Thursday, April 17, 2014


Last weekend my brother, my dad and I began the arduous task of cleaning out my mom and Allen's house which, if you know anything about either one of them, you know that means wading through wooden buddhas and mannequins, doll heads smiling through clock faces, books, platform pumps stuck onto the legs of one large frog, snake skins, various animal skulls, feathers, artwork, ribbon, miniature boats and an unfathomable amount of very ploufy bedding, all the while listening to the two parrots talk to each other IN MY MOM AND ALLEN'S VOICES.

You try to not let that get to you.
Here we are, not letting it get to us.

It was near the end of the day when we opened a drawer and found a wad of cash. Or wads. Not sure if that can be plural, but trust me when I say it was a lot of money, albeit Turkish money.

Neither my mom nor Allen have ever been to Turkey.

Not knowing much about Turkish currency, we had no idea if we were looking at $5 or $500, so we counted it and looked up a currency converter, first my brother wouldn't tell me what it said. Instead he made me do it on my phone to make sure he wasn't messing it up somehow. So I did and then we did it again and double checked on Google Images that we were looking at the right bill, and then we looked it up on a few different currency converters but we kept getting the same thing. 530,000 Turkish Lira = $251,000 USD. We found $251,000 in my mom's house in Turkish Lira. Lirasi? I don't know.

The next hour was like a montage in a Quentin Tarantino movie, my brother, my dad and I sitting on the floor surrounded by cash, whispering, greedy, incredulous. Because seriously? That would be so my mom and Allen. To leave us mystery money in another currency left in a drawer that reeked of pot. Where did it come from? Why? But more importantly, how could we exchange it without attracting too much attention?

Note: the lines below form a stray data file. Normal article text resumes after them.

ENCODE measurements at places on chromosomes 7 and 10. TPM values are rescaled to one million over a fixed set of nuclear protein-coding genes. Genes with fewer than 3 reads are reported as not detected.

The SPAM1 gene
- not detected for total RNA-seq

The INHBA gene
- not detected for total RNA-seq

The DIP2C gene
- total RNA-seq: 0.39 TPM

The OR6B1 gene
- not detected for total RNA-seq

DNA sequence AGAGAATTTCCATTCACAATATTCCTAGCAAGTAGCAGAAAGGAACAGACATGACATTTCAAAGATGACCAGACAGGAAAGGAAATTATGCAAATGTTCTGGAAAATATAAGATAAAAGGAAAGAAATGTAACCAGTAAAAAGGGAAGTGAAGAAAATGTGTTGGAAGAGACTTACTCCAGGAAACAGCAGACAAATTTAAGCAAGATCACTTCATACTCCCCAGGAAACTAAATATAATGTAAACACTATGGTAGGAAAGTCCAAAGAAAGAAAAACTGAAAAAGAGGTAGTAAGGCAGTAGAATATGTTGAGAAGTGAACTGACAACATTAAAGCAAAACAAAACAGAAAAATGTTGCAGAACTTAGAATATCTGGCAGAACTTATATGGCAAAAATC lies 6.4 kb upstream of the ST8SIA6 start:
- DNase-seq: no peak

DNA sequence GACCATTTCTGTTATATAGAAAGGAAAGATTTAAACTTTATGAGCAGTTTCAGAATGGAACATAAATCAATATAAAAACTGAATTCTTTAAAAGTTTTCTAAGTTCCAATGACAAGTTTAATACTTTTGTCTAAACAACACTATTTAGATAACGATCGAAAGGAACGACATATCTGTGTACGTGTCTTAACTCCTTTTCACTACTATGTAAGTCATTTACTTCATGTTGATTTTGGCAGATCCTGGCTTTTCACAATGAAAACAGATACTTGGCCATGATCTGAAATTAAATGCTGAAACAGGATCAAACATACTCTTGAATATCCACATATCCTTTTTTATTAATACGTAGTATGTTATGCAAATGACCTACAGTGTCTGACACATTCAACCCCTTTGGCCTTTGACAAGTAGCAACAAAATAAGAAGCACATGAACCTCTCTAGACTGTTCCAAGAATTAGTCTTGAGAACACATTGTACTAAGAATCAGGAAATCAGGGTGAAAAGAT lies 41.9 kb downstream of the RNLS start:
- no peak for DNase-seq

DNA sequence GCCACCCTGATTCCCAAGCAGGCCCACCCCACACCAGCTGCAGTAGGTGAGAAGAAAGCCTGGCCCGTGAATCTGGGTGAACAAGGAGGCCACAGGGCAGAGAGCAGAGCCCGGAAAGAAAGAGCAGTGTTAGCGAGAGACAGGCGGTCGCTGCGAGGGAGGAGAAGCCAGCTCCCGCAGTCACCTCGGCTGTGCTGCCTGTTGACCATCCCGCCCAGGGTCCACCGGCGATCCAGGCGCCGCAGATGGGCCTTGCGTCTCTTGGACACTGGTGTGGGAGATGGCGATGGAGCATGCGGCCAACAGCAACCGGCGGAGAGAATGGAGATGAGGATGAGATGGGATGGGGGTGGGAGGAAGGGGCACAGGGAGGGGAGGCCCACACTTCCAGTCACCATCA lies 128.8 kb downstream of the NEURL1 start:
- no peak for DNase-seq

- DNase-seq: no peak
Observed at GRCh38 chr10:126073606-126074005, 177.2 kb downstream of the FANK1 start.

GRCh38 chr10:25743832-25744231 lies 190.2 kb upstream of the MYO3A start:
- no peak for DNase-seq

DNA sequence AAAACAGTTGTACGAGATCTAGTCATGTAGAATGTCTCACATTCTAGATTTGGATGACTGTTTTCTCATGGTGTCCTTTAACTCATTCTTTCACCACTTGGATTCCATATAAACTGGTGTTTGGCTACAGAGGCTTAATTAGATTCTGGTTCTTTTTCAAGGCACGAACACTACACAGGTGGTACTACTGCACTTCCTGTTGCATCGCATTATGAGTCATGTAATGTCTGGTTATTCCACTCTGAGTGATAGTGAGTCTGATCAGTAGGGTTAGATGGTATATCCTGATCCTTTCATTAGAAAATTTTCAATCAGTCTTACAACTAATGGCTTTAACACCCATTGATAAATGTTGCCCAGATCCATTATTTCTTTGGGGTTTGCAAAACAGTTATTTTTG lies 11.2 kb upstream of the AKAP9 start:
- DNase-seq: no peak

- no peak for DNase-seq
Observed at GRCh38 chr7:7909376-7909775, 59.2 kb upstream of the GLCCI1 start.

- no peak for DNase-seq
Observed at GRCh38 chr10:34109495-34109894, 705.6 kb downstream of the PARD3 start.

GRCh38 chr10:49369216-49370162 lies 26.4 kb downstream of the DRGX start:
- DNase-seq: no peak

My brother was flying back home that night so he took one 10,000 bill with him (=$4750 USD) to see if he could exchange it at the airport. He was nervous because, well--Midnight Express (even though he was just flying back to LA). I sent him a text that read: Biiiiilly.

Long story not very short, they told my brother he had to exchange it at a bank, so the next day I took a 10,000 bill to the big Wells Fargo in the San Francisco financial district. I should add that I was nervous, too, because as soon as I opened the big heavy door I tripped over nothing and did a complete yard sale on the hard marble floor. I make a terrible money launderer/smuggler/door walker-througher.

The teller took the money into the back (again, Biiiilly, plus I was already sweaty from tripping in front of everyone) and finally came back with it to tell me that Turkey had reissued their currency in 2009, that the bank note I had was no longer in circulation and thus worthless here, but could be redeemed at the Central Bank of the Republic of Turkey. In Turkey.

To which I called my brother and my dad to say I hear Istanbul is beautiful this time of year.

Here's the thing: this has a 99.9% probability of being stupid. The same 10,000 note that we have (a lot of) sells on ebay for $8, not $4750. But the truth is, I love my mom with everything I am and I love Allen, too, but they couldn't have left us with a bigger mess if they had tried. I joke that trying to settle the estate is like trying to clean up diarrhea with a q-tip.

So I have emailed the Central Bank of the Republic of Turkey--so far no response--and if they don't get back to me I will talk to the Turkish embassy. Maybe it's worth nothing--it's very much most likely probably worth nothing--but it's giving me something else to think about, and I can almost hear my mom and Allen laughing with us (or quite possibly at us) as we joke about a family Christmas in a Turkish bath house.
In┼čallah. Coincidentally, that is the only word I know in Turkish. It means, "God willing."


Anonymous said...

wow. what a story!

Michelle M in KY said...

I, so hope it is REAL! At least there would be something positive come out of this time of such sadness.